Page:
Physical and Sexual Violence Predictors: 20 Years of the Women's Interagency HIV Study Cohort.
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AuthorDecker, Michele R
Weber, Kathleen M
Sherman, Susan G
Wilson, Tracey E
Plankey, Michael W
Cohen, Mardge H
Golub, Elizabeth T
Journal titleAmerican journal of preventive medicine
Publication Begin page731
Publication End page742
MetadataShow full item record
AbstractIntroduction: Gender-based violence (GBV) threatens women's health and safety. Few prospective studies examine physical and sexual violence predictors. Baseline/index GBV history and polyvictimization (intimate partner violence, non-partner sexual assault, and childhood sexual abuse) were characterized. Predictors of physical and sexual violence were evaluated over follow-up.
Methods: HIV-infected and uninfected participants (n=2,838) in the Women's Interagency HIV Study provided GBV history; 2,669 participants contributed 26,363 person years of follow-up from 1994 to 2014. In 2015-2016, multivariate log-binomial/Poisson regression models examined violence predictors, including GBV history, substance use, HIV status, and transactional sex.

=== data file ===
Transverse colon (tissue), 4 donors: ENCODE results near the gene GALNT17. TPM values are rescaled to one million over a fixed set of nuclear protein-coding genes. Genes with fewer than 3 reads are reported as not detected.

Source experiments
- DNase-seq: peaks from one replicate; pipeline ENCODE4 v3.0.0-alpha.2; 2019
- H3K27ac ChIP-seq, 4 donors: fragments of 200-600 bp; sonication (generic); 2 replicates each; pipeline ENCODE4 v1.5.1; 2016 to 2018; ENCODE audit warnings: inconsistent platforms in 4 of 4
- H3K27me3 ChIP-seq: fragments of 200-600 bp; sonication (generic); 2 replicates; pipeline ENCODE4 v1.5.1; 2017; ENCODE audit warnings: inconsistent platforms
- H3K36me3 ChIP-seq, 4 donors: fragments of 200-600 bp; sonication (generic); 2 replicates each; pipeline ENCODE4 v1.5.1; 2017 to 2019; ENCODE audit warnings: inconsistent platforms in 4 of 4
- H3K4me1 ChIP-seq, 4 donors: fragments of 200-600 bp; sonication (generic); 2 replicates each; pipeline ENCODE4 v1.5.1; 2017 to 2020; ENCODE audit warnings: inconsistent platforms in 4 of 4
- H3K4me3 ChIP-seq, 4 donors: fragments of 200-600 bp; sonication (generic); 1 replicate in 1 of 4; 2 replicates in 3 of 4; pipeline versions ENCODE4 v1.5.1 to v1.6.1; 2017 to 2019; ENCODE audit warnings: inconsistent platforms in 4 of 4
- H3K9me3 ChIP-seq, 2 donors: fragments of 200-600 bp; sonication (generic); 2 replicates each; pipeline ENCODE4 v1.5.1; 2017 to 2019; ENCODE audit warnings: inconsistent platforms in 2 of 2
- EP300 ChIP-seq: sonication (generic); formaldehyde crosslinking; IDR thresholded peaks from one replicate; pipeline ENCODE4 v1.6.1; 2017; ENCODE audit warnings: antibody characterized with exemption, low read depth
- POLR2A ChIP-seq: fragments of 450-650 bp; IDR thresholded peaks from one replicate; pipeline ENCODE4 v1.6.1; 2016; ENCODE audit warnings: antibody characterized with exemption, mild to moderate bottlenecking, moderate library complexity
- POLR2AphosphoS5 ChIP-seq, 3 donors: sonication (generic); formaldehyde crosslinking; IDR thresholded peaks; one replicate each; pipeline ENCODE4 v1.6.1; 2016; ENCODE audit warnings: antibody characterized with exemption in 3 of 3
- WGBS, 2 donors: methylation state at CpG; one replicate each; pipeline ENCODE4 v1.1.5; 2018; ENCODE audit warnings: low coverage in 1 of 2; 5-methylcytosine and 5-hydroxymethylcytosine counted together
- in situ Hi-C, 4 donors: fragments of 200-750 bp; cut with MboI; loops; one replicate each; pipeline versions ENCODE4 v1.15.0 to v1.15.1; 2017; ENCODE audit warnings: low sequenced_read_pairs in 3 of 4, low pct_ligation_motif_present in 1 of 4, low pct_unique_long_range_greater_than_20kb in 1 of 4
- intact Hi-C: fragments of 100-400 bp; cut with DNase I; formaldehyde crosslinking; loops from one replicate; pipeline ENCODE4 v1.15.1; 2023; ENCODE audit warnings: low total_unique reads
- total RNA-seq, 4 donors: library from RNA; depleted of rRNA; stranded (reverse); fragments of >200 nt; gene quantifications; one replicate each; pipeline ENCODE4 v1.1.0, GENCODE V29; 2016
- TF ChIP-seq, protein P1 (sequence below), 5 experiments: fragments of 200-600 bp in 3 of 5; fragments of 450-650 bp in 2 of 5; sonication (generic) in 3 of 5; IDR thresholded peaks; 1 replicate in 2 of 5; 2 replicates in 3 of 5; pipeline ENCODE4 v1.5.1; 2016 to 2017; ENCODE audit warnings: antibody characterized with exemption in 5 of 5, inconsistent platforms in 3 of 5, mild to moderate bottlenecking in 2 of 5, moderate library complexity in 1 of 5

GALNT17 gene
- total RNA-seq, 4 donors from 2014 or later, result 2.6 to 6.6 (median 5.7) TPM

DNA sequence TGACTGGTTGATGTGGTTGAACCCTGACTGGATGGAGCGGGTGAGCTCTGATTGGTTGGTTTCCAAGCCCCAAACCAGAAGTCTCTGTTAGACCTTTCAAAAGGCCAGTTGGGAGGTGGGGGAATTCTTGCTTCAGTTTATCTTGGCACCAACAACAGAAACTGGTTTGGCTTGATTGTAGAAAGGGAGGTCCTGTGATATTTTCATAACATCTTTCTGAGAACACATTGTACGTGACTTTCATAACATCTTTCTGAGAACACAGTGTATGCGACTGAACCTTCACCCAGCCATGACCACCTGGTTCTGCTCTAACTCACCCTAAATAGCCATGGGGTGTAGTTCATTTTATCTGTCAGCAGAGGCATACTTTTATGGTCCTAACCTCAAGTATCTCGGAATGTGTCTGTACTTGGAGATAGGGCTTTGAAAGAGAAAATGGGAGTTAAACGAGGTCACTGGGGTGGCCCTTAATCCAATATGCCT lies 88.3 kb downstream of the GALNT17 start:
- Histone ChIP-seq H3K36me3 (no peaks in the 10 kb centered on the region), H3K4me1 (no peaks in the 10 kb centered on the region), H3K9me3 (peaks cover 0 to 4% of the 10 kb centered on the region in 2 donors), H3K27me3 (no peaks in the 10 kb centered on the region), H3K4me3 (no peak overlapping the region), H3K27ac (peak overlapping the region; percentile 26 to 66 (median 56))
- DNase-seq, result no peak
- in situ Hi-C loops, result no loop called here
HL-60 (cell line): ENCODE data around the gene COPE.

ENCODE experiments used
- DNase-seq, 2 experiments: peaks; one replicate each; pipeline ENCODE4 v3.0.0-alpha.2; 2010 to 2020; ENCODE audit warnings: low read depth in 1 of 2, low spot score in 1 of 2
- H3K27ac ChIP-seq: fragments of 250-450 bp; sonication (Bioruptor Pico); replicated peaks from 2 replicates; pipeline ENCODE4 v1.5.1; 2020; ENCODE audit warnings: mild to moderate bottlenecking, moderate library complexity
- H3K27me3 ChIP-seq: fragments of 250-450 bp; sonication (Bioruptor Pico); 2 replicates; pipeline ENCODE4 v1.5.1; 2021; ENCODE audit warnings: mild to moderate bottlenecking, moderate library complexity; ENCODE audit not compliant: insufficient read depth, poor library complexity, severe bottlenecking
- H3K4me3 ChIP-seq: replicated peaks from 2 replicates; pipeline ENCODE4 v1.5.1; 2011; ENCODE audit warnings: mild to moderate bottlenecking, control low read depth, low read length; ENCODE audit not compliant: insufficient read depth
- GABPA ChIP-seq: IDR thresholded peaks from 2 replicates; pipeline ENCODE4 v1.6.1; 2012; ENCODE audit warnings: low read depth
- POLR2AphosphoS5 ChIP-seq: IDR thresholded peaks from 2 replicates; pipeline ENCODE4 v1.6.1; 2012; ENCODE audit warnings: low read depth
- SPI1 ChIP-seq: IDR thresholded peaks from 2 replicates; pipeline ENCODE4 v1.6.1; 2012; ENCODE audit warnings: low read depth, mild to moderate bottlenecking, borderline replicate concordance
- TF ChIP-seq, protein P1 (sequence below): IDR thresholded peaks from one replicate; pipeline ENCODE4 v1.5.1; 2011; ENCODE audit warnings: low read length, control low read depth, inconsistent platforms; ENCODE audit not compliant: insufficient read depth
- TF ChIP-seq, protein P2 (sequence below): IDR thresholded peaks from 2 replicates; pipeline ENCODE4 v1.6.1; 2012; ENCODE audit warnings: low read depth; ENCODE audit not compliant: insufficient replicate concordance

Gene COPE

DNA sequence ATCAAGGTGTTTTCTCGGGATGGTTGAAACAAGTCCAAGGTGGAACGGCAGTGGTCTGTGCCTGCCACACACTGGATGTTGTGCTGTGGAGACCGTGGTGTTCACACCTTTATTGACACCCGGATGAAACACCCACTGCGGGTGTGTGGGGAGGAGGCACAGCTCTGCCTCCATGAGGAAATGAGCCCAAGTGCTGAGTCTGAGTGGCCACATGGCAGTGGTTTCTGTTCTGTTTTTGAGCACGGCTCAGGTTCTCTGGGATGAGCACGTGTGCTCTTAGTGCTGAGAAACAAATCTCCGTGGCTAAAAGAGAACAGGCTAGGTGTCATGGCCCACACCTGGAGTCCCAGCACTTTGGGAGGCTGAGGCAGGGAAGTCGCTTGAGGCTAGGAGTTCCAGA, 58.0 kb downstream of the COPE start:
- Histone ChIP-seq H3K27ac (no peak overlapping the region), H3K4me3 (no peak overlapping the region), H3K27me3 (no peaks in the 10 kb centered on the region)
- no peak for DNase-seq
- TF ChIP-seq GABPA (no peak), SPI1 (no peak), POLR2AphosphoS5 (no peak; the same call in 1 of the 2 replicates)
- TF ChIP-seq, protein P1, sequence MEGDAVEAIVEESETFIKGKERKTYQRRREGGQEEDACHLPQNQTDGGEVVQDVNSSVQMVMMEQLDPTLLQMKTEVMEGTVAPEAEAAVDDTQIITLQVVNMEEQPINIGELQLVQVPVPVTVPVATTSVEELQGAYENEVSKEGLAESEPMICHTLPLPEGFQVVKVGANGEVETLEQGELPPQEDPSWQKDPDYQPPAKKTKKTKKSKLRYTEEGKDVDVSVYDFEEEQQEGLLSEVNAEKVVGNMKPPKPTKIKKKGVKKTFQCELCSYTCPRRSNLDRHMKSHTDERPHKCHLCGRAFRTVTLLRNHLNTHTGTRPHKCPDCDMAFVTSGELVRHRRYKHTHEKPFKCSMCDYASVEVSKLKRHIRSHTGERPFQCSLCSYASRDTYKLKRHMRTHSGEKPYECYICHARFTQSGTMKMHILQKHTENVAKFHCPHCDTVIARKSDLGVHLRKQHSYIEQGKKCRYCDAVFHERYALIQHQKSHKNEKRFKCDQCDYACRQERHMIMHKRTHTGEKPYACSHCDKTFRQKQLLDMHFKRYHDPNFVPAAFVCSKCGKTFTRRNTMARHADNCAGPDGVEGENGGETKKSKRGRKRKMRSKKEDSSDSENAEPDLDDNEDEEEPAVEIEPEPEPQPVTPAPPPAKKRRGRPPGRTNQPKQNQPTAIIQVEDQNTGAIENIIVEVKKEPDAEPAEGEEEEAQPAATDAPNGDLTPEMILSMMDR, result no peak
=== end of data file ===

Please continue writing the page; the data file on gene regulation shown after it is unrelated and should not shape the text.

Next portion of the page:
Results: Overall, 61% reported index GBV history; over follow-up, 10% reported sexual and 21% reported physical violence. Having experienced all three forms of past GBV posed the greatest risk (adjusted incidence rate ratio [AIRR]=2.23, 95% CI=1.57, 3.19; AIRR=3.17, 95% CI=1.89, 5.31). Time-varying risk factors included recent transactional sex (AIRR=1.29, 95% CI=1.03, 1.61; AIRR=2.98, 95% CI=2.12, 4.19), low income (AIRR=1.22, 95% CI=1.01, 1.45; AIRR=1.38, 95% CI=1.03, 1.85), and marijuana use (AIRR=1.43, 95% CI=1.22, 1.68; AIRR=1.57, 95% CI=1.19, 2.08). For physical violence, time-varying risk factors additionally included housing instability (AIRR=1.37, 95% CI=1.15, 1.62); unemployment (AIRR=1.38, 95% CI=1.14, 1.67); exceeding seven drinks/week (AIRR=1.44, 95% CI=1.21, 1.71); and use of crack, cocaine, or heroin (AIRR=1.76, 95% CI=1.46, 2.11).
Conclusions: Urban women living with HIV and their uninfected counterparts face sustained GBV risk. Past experiences of violence create sustained risk. Trauma-informed care, and addressing polyvictimization, structural inequality, transactional sex, and substance use treatment, can improve women's safety.
CitationDecker MR, Benning L, Weber KM, Sherman SG, Adedimeji A, Wilson TE, Cohen J, Plankey MW, Cohen MH, Golub ET. Physical and Sexual Violence Predictors: 20 Years of the Women's Interagency HIV Study Cohort. Am J Prev Med. 2016 Nov;51(5):731-742. doi: 10.1016/j.amepre.2016.07.005. Epub 2016 Aug 29. PMID: 27595175; PMCID: PMC5360180.
The following license files are associated with this item:
- Creative Commons
Except where otherwise noted, this item's license is described as Copyright © 2016 American Journal of Preventive Medicine. Published by Elsevier Inc. All rights reserved.
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